Learjet 55

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Learjet 55
Learjet 55 (2323440048).jpg
Learjet 55 on final approach
Role Business jet
National origin United States
Manufacturer Learjet
First flight 19 April 1979
Introduction 1981
Status Active, not in production
Produced 1979–1987
Number built 147

The Learjet 55 "Longhorn" is an American business jet manufactured by Learjet.

Development and design[edit]

The Learjet 50 series was first announced at the 1977 Paris air show with larger cabins than the existing Learjets.[1] The series was to have three variants, the Learjet 54, 55 and 56 but only the Learjet 55 was built.[1] The Learjet 55 was a low-wing cantilever monoplane with NASA developed winglets, the winglets gave rise to the nickname Longhorn. The aircraft has a T-tail and is powered by two Garrett TFE731 turbofans mounted each side of the rear fuselage.[1] It has a retractable tricycle landing gear and an enclosed cabin for up to ten passengers and a cockpit for the two crew.[1] Construction of the Learjet 55 began in April 1978 after extensive testing and work on the wing design which came, initially, from the Learjet 25. The Learjet 55 first flew on 19 April 1979. The first production aircraft were produced starting 18 March 1981. 147 Learjet 55 aircraft were delivered.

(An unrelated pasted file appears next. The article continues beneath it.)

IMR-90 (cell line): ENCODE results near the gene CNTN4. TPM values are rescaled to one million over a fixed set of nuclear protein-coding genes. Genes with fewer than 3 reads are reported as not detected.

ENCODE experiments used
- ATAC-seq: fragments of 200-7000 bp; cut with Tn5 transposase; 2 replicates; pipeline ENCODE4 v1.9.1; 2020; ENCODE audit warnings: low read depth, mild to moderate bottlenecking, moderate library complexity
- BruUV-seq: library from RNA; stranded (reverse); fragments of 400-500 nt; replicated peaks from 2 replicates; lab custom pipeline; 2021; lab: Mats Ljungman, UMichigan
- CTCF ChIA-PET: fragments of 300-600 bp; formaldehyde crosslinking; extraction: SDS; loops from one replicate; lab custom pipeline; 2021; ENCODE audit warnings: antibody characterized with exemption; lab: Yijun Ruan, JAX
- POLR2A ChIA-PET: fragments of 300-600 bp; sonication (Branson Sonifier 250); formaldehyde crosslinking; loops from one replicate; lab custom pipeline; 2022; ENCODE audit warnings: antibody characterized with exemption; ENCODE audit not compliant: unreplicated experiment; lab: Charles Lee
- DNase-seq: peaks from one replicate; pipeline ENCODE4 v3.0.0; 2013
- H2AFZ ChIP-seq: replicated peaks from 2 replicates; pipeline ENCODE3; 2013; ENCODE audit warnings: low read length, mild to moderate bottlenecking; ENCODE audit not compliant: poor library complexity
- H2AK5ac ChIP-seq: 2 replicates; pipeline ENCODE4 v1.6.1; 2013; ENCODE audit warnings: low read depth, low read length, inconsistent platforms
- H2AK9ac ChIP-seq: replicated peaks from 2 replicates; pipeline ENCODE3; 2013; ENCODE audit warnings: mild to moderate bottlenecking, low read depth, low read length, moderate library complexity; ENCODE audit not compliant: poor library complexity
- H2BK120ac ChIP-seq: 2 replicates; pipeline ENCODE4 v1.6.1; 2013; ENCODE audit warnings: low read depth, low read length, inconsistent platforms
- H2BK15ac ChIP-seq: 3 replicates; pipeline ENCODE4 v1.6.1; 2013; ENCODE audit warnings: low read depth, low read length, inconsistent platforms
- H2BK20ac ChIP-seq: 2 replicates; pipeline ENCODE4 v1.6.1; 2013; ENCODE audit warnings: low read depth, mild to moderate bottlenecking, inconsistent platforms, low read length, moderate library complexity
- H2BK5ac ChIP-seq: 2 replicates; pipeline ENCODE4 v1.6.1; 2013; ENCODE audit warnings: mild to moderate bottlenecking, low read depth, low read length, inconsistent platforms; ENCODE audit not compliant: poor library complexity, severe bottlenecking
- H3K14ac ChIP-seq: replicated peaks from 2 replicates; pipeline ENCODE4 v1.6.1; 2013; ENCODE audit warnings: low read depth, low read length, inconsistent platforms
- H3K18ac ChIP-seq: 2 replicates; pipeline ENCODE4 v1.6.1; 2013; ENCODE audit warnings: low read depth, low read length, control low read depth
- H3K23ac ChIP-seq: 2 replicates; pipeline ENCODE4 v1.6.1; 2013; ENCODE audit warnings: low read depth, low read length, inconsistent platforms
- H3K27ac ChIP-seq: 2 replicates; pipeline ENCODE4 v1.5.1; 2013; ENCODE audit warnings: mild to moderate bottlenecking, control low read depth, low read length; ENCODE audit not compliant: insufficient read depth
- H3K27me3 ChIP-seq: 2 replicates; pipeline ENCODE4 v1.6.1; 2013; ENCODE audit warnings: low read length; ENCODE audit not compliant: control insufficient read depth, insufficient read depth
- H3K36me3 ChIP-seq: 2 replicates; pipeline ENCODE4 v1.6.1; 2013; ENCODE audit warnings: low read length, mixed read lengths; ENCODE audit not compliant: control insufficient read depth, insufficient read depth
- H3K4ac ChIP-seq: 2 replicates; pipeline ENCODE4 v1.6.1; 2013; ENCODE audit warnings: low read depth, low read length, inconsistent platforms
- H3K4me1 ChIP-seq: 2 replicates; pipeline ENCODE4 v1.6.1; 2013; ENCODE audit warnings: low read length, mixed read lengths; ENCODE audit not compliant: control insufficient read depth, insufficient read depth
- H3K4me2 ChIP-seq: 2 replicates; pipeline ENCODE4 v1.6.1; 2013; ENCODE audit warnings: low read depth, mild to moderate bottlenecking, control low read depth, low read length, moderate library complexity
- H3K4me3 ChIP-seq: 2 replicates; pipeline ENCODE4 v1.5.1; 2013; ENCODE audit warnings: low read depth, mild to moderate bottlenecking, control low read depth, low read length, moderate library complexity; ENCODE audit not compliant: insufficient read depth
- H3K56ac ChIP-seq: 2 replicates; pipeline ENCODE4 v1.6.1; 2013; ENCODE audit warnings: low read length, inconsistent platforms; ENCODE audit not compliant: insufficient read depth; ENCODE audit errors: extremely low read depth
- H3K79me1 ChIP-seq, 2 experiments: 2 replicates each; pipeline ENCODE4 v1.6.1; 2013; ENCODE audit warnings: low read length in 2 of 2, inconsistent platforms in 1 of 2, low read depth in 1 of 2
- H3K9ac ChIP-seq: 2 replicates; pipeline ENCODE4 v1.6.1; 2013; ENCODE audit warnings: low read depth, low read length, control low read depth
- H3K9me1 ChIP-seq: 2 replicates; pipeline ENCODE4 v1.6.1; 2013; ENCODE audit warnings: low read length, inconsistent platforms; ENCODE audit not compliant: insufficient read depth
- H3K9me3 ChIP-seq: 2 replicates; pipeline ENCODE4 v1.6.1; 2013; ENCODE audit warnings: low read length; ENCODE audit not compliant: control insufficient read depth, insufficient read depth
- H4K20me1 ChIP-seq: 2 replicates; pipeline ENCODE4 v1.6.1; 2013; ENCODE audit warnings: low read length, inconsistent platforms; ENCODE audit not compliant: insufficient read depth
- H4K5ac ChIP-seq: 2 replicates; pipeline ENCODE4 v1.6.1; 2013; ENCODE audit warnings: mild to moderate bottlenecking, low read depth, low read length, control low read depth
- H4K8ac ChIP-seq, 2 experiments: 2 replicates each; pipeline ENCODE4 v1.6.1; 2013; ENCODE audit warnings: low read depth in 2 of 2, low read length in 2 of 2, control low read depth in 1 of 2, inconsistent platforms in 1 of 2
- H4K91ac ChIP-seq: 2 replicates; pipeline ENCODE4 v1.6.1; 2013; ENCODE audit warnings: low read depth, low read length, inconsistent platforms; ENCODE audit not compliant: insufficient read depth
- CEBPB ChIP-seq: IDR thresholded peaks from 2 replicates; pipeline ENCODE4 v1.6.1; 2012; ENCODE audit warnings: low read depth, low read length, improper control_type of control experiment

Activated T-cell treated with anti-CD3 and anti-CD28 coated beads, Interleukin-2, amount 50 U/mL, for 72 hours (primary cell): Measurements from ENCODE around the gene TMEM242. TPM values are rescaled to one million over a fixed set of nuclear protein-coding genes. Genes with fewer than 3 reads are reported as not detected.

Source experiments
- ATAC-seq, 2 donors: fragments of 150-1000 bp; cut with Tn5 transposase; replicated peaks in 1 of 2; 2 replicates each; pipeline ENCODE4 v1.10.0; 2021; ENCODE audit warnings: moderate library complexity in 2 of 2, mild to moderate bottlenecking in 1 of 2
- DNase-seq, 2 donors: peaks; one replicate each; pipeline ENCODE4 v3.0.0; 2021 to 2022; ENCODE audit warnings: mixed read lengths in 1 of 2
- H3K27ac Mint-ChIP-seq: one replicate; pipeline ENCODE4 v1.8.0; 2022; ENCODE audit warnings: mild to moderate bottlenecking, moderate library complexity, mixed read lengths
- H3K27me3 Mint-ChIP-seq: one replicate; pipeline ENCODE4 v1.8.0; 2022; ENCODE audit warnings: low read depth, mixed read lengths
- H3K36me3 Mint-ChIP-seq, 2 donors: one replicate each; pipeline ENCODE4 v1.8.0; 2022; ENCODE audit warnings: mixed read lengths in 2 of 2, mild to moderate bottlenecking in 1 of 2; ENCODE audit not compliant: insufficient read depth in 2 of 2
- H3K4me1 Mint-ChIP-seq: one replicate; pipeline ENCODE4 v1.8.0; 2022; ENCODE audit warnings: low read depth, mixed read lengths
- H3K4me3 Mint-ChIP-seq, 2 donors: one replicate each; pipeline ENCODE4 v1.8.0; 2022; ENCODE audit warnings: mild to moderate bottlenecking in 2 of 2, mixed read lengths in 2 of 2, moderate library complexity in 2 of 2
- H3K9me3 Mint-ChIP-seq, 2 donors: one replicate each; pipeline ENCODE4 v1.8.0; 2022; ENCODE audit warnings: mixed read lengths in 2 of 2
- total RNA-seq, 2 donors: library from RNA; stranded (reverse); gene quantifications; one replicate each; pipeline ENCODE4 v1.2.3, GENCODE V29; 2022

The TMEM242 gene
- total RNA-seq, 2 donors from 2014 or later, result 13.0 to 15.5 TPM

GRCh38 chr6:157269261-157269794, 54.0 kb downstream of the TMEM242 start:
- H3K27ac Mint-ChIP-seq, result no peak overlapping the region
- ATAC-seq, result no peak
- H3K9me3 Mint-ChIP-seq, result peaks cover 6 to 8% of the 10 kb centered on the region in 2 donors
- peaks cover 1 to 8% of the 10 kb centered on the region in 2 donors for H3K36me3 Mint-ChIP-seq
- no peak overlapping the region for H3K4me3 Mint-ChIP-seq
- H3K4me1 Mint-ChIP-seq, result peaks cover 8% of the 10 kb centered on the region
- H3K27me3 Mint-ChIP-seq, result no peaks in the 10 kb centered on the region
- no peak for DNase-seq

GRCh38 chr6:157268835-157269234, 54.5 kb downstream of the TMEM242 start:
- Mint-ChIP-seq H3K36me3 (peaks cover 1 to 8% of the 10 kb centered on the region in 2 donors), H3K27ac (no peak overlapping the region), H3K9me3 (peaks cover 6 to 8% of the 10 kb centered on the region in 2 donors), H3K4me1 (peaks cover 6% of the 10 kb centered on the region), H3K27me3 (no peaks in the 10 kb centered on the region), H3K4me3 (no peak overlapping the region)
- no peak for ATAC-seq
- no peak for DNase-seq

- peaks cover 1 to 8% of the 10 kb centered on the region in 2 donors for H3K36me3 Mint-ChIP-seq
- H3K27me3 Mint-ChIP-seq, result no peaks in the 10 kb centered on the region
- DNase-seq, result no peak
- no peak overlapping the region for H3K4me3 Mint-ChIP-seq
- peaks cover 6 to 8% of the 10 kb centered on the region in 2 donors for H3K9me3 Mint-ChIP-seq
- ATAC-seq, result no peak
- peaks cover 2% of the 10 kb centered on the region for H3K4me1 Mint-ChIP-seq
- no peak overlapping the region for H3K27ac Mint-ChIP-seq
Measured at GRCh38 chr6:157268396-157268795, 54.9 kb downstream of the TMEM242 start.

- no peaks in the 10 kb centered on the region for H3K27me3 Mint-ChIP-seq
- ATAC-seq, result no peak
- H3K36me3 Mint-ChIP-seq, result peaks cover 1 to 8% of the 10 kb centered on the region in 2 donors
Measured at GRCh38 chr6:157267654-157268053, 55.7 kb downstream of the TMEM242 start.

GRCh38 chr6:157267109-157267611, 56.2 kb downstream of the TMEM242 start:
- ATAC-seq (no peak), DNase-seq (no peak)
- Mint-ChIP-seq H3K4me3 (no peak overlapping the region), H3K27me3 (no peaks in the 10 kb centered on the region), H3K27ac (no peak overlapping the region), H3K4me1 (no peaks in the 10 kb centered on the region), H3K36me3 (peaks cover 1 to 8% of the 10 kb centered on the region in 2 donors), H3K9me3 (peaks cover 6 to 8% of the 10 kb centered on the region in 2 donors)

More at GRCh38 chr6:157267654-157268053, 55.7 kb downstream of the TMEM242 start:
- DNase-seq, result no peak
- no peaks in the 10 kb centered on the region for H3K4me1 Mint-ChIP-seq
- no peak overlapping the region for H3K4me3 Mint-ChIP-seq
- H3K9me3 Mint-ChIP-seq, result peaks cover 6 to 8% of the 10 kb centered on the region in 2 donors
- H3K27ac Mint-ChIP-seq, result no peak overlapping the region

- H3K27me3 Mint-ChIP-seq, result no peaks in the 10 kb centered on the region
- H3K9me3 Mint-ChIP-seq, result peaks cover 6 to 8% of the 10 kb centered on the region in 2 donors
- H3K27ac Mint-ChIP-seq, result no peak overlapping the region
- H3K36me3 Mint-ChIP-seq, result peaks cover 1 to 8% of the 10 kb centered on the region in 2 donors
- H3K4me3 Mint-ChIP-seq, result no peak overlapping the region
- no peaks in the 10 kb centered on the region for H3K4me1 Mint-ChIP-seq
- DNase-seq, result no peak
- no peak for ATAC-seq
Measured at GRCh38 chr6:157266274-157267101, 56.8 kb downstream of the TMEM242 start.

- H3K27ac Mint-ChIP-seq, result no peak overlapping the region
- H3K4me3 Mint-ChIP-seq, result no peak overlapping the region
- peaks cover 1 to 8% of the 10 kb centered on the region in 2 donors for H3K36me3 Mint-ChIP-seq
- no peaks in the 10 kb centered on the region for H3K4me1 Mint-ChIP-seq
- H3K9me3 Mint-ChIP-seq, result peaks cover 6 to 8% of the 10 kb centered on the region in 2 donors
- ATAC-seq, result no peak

By 2018, a Learjet 55 can be had for $1 million or less.[2]

Variants[edit]

Learjet 54
Proposed 11-seat variant, not built.[3]
Learjet 55
Production variant, 126 built.[3]
Learjet 55B
1986 - Improved version with a glass cockpit, improved take-off performance and increased range, 8 built.[3]
Learjet 55C
1987 - New rear underfuselage design, delta fins to increase stability and reduced the landing speed.
Learjet 55C/ER
Extended-range version of the Learjet 55C.
Learjet 55C/LR
Long-range version of the Learjet 55C, fitted with an extra tank, carrying an extra 259 lb (117 kg) of fuel in the tail cone.
Learjet 56
Proposed eight-seat version, not built.[3]

Operators[edit]

 Dominican Republic

Specifications (Learjet 55)[edit]

Data from Illustrated Encyclopedia of Aircraft[1]

General characteristics

  • Crew: 2
  • Capacity: 10
  • Length: 55 ft 1 in (16.80 m)
  • Wingspan: 43 ft 10 in (13.35 m)
  • Height: 14 ft 8 in (4.48 m)
  • Wing area: 264.5 sq ft (24.57 m2)
  • Empty weight: 13,000 lb (5,897 kg)
  • Max takeoff weight: 21,500 lb (9,752 kg)
  • Powerplant: 2 × Garrett TFE731-3A-2B turbofan aero-engine, 3,700 lbf (16 kN) thrust each

Performance

  • Maximum speed: 541 mph (871 km/h, 470 kn) at 30,000ft (9145m)
  • Cruise speed: 462 mph (744 km/h, 402 kn) at 49,000ft (14935m)
  • Range: 2,492 mi (4,010 km, 2,165 nmi) with four passengers and fuel reserves
  • Service ceiling: 51,000 ft (16,000 m)

References[edit]

Notes[edit]

  1. ^ a b c d e Orbis 1985, p. 1935
  2. ^ Mark Huber (December 2018). "For many models, market hitting the apex" (PDF). Aviation International News. pp. 20–21, 24.
  3. ^ a b c d Simpson 1991, pp. 187-188
  4. ^ "Archived copy". Archived from the original on 2014-10-22. Retrieved 2014-09-29.CS1 maint: archived copy as title (link)

Bibliography[edit]

  • The Illustrated Encyclopedia of Aircraft (Part Work 1982–1985). Orbis Publishing.
  • Simpson, R.W. (1991). Airlife's General Aviation. England: Airlife Publishing. ISBN 1-85310-194-X.

External links[edit]